One important aspect of my assessment philosophy that developed in the three weeks was the ability to turn every question back to the students. Instead of stressing about the content and what I may or may not have known or been able to explain, I allowed and encouraged my students to answer each other’s questions. This was useful during my teaching time, as in when I would say something and students would have a question, but it was also useful when I used things like exit slips or journal responses. I would read through the responses I got to whatever the topic was, and then I would be supplied with new questions that students had, and ask their classmates if they had any answers or explanations. Although the students did not always have an answer, the process was helpful in assessing students understanding and also allowing students to prove what they had learned by explaining things that I had already gone through with them. This process was the closest I got to creating those feedback loop for my students since peer-assessment was unsuccessful with this group.

My Three Key Learnings:

  1. Revisit, Relearn, Remember.
    I know from my own experience as a student that the more I read and write and engage with content, the more I know and understand. This obviously is true for my students as well, and I have quickly adopted the belief that you can never say or do something too much. If you want your students to truly understand any topic or idea, they need to have the opportunity to interact with it multiple times, and to see the perspectives, complexities, and importance of a given topic. If we do not present these aspects of a topic, then students wont necessarily embrace what we are trying to teach them, and if we do not revisit ideas later on, and relearn what we once knew, then we will not remember the perspective, complexities, or importance of the topic.
  2. Flexibility in route, not in destination.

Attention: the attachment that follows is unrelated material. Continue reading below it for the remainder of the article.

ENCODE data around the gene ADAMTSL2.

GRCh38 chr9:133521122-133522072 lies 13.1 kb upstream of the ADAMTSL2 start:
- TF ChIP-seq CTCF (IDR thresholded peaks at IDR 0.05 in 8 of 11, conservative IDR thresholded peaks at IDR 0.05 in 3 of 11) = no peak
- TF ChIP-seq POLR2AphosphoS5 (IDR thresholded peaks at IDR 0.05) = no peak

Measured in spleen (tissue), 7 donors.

Being in tune with what your students need from you and from their surroundings in order to succeed is incredibly important. As teachers it is our job to see and solve problems and situations that arise in the class that are hindering a students’ success. This obviously has a wide range of manifestations, but the basic point is the same: When a student needs certain supports or has a certain way of doing things, differentiation means changing the path, but keeping the destination the same. This means that we do not need to change the end goal for a student, but we need to be willing to find fixes and supports that work for that student in order to see them be successful. Also, I think its important that although the destination may stay the same, it may be seen from a different viewpoint or may look a bit different from one student to the next. Allow yourself opportunity to create student specific learning will create a more effective classroom.
  3. It will not go as planned.
    While starting out as a teacher I have quickly realized that my best laid plans will falter and the things I think are small, less vital practices shine as the best part of the week. I know what not all lessons (in fact very few) will go as planned, and I have to be ready and willing to allow this to happen, and find opportunity to change and fix on the fly. When I plan an hour of group work that involves student research and ends with sharing of a vast array of findings and great understanding, I have to keep in mind the possibility/probability that the students will be distracted, the topics will be boring, the intercom will interrupt 7 times, and the lesson will be a flop.
    So many times in my three week block I wanted to just forget a lesson had even been attempted because it felt like such a flop. Then my cooperating teacher would point out that one student made a good comment and another had a few good questions and they mostly got the point, but maybe did not get the big picture. Its moments like this that you realize a “failed” lesson is never truly without some form of success. You can go back, emphasize the parts the students missed or you skipped, and you can salvage the important aspects of those situations and cement them in the students understanding more permanently.